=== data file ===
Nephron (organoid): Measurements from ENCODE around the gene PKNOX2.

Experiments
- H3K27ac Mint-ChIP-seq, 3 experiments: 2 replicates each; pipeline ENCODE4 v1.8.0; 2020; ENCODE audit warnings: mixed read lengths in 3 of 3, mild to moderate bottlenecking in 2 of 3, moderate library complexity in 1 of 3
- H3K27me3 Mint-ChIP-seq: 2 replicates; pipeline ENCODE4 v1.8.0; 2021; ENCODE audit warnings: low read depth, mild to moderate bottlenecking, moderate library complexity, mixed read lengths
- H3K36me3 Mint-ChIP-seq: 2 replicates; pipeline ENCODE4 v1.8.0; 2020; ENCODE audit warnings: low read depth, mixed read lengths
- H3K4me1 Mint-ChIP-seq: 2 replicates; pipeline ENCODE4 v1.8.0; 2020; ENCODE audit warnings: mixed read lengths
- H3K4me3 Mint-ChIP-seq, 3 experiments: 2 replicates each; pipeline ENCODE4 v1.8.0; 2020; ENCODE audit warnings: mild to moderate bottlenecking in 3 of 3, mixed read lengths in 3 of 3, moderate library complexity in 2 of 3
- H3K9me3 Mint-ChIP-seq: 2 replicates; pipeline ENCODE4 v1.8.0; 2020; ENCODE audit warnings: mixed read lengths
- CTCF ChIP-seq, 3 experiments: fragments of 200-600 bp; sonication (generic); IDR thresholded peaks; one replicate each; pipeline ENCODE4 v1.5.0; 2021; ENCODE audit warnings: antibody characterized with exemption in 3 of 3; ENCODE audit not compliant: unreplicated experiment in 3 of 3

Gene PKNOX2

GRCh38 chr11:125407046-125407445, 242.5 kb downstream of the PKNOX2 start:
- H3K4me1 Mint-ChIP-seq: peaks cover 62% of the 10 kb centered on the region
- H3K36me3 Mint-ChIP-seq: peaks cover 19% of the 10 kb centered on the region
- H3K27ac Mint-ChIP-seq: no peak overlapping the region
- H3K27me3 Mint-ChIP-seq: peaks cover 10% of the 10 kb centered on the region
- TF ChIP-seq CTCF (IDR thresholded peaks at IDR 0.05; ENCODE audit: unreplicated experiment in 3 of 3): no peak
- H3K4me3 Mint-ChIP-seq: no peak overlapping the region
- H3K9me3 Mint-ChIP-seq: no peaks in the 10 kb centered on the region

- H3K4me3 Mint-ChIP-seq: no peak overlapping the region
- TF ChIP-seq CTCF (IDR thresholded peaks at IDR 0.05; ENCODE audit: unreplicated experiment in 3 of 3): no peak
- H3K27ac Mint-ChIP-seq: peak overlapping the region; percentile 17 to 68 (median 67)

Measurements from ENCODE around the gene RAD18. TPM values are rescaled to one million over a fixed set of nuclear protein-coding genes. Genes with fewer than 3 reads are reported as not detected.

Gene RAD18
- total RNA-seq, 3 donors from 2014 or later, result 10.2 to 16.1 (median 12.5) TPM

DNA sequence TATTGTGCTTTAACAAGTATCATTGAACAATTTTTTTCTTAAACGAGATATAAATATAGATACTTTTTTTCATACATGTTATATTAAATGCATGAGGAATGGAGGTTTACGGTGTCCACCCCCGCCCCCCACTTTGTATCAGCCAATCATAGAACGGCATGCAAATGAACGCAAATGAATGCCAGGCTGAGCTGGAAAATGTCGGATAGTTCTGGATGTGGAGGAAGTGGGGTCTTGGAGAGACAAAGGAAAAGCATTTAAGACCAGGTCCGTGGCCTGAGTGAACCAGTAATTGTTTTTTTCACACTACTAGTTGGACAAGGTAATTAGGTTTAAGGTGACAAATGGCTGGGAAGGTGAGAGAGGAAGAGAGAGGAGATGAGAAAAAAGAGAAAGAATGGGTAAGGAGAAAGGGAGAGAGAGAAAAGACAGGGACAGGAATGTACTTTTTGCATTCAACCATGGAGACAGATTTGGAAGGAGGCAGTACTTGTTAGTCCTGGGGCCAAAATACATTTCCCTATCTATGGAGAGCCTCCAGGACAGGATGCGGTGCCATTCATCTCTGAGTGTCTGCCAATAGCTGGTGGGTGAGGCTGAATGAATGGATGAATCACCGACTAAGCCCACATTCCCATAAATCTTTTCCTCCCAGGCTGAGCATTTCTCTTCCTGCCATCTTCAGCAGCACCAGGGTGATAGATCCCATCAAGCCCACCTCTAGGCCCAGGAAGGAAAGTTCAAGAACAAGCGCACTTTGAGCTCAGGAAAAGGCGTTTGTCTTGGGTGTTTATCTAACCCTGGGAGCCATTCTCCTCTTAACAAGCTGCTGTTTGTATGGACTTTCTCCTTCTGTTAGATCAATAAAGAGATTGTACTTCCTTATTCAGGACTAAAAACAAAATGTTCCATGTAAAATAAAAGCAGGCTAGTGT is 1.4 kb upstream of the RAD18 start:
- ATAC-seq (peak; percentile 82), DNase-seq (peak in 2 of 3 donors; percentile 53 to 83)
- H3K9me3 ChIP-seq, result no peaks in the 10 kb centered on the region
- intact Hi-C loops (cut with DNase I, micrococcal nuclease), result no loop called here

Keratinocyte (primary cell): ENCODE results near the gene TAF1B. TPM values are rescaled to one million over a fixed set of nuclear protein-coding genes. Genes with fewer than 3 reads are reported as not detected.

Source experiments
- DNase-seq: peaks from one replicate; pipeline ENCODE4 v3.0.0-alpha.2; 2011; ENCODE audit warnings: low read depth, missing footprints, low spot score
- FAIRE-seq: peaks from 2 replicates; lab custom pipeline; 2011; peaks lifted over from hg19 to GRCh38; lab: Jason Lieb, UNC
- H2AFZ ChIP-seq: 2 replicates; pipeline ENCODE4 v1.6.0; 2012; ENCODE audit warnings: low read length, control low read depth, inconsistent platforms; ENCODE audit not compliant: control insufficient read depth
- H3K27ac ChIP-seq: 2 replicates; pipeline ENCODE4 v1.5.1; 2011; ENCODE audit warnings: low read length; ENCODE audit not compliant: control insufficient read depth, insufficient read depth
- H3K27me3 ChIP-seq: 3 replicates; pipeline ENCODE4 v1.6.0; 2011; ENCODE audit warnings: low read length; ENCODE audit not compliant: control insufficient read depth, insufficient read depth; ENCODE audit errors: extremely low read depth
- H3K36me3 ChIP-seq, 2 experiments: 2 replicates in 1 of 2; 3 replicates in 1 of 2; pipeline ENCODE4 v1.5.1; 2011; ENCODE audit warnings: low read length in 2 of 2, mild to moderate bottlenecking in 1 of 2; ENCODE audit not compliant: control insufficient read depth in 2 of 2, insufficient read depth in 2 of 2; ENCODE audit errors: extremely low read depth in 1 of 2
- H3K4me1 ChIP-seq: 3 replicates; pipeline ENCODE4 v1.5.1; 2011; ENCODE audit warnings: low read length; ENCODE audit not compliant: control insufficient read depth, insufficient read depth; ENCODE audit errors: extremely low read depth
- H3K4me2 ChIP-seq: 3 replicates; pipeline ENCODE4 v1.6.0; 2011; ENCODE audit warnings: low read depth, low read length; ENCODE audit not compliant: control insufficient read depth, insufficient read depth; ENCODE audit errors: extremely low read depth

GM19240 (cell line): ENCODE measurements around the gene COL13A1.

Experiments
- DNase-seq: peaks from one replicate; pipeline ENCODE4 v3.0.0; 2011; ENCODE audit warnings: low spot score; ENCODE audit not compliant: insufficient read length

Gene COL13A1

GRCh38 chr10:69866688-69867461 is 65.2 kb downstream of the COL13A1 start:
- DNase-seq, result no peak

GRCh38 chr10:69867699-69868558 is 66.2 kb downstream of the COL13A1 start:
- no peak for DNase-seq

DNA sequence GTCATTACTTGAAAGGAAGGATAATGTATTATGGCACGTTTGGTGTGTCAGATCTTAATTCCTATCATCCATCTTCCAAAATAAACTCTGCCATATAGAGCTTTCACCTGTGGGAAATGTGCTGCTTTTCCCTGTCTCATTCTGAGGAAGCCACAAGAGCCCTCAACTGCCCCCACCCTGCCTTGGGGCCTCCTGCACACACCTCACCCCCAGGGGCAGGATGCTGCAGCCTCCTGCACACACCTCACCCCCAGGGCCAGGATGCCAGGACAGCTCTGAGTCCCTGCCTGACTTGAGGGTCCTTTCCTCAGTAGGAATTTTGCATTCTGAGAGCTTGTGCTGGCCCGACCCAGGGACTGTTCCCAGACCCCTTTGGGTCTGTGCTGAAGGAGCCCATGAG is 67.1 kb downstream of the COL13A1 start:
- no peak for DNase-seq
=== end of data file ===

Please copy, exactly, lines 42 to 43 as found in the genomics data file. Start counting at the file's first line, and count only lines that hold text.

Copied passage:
Gene COL13A1

GRCh38 chr10:69866688-69867461 is 65.2 kb downstream of the COL13A1 start: